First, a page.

Throne speech lacks support for farms, energy: Saskatchewan Premier
By Stephanie TaylorIndustry Energy Government Moe Saskathewan throne speech Trudeau
Moe said the address failed to mention the request for a $28-billion boost in health care funding.
REGINA — Saskatchewan’s premier says the federal throne speech signals Ottawa intends to turn away from Western Canada’s energy industry at a time when people are looking for more support.
Scott Moe and other premiers had also asked Ottawa to increase funding for health care ahead of the Sept. 23 speech delivered by Governor General Julie Payette.
Moe said the address failed to mention the request for a $28-billion boost in health care funding. He noted, however, that Prime Minister Justin Trudeau has indicated he’s willing to negotiate.
“We’re in the middle of a global pandemic,” Moe said Sept. 23.
“It only stands to reason that this is the time for the federal government to have a very serious discussion and very quick discussion about elevating their share of our health-care transfer.”
Moe said the energy industry and farmers don’t appear to be priorities for the Liberals.
He said he thinks mention of the energy industry having a “net zero future” means Ottawa is planning to pull out of sectors such as oil and gas.
“It wasn’t in there in support of the energy industry continuing as one of the most sustainable energy industries in the world,” Moe said. “Those would have been words that would have been supportive of Saskatchewan energy industry workers.”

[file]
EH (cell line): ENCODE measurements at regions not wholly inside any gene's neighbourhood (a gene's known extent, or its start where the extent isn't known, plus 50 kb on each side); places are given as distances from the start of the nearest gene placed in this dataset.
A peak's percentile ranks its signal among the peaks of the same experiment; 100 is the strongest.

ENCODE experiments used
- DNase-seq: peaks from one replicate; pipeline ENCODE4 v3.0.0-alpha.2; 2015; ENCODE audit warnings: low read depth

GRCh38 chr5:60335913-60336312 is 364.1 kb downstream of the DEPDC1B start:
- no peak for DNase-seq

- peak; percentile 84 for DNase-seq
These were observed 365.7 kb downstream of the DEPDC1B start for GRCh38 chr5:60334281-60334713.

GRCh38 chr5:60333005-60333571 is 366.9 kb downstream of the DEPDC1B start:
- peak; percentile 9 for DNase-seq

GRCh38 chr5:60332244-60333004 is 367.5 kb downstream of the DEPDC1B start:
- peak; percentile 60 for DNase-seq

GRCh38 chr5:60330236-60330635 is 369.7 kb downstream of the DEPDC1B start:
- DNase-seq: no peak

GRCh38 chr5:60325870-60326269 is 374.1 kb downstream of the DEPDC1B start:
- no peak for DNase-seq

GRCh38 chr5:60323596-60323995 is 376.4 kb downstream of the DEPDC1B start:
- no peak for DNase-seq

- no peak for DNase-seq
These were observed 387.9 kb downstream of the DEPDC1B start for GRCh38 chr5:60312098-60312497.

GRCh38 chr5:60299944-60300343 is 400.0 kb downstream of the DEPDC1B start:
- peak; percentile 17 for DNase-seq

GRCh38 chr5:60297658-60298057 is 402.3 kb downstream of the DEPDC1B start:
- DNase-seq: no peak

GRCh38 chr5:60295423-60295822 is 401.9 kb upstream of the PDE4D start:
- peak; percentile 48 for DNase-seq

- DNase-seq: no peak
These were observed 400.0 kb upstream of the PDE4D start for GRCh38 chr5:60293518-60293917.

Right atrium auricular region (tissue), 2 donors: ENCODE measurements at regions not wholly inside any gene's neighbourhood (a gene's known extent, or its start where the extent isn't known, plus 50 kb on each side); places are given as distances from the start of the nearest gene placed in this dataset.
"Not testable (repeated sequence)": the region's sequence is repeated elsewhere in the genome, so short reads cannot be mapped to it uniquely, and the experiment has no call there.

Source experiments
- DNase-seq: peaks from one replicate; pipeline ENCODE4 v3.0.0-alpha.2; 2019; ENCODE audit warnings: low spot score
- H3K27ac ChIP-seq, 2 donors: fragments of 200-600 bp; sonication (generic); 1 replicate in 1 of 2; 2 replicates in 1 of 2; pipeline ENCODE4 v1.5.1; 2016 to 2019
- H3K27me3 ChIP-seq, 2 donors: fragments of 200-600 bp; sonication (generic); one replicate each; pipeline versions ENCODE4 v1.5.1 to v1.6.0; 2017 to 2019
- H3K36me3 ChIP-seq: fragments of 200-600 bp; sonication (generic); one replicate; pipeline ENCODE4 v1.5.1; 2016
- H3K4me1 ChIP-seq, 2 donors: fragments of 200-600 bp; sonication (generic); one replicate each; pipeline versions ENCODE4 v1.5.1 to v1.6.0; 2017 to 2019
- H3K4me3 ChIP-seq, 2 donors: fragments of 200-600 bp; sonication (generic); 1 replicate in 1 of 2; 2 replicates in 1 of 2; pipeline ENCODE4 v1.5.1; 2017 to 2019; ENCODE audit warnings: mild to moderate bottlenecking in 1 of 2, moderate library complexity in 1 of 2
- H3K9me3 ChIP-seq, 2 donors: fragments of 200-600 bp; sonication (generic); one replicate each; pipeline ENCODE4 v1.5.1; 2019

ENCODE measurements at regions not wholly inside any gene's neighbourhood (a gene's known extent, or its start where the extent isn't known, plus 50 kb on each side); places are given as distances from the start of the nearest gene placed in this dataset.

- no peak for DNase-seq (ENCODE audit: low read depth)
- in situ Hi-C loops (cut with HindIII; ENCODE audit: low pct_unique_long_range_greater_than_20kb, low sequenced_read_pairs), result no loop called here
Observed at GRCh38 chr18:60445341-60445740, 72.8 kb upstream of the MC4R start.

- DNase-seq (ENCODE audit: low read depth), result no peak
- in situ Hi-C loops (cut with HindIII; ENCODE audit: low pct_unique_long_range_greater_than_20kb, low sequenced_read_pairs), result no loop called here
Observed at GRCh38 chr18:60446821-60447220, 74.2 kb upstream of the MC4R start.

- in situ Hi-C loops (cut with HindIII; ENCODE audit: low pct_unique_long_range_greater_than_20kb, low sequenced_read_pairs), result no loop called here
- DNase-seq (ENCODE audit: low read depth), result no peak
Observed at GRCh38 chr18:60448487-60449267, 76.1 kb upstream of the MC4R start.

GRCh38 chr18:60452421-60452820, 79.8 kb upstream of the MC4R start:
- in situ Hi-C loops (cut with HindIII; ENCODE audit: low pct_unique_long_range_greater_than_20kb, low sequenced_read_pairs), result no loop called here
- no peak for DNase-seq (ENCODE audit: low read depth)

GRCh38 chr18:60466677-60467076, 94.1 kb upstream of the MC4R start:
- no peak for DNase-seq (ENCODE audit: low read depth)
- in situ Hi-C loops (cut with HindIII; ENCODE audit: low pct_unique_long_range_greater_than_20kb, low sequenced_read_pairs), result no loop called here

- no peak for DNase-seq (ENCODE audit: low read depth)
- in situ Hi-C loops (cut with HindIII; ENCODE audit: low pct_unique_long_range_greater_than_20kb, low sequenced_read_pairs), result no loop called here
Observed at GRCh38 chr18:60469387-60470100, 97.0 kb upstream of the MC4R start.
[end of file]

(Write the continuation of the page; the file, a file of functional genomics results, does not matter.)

Ian Cameron, a spokesman for the Office of the Minister of Natural Resources, said the people who work in Canada’s natural resource sectors, including those in oil and gas, have long driven economic growth.
He said now they will drive Canada’s recovery.
“With their hard work and ingenuity, Canada will address the unexpected challenge and unprecedented opportunity of this moment. In fact, they’ve already started,” Cameron said in an email from Ottawa.
“Major players such as Cenovus, MEG Energy, and CNRL, have all committed to Net-Zero goals already — they recognize that Net-zero is not a barrier to investment, but a strategic plan for competitiveness.”
Moe said he remains a frustrated federalist, despite financial support the province has received from Ottawa to respond to the COVID-19 crisis.
Some of that division was on display in the Supreme Court of Canada over the past two days, as the court listened to arguments from provinces, including Saskatchewan, over its opposition to a federally-imposed carbon price on consumers.
In an earlier interview Sept. 23, Moe called discussions with the federal government over how it has supported provinces during the pandemic as “fruitful.”
However, he criticized Trudeau’s energy policies as picking economic “winners and losers.”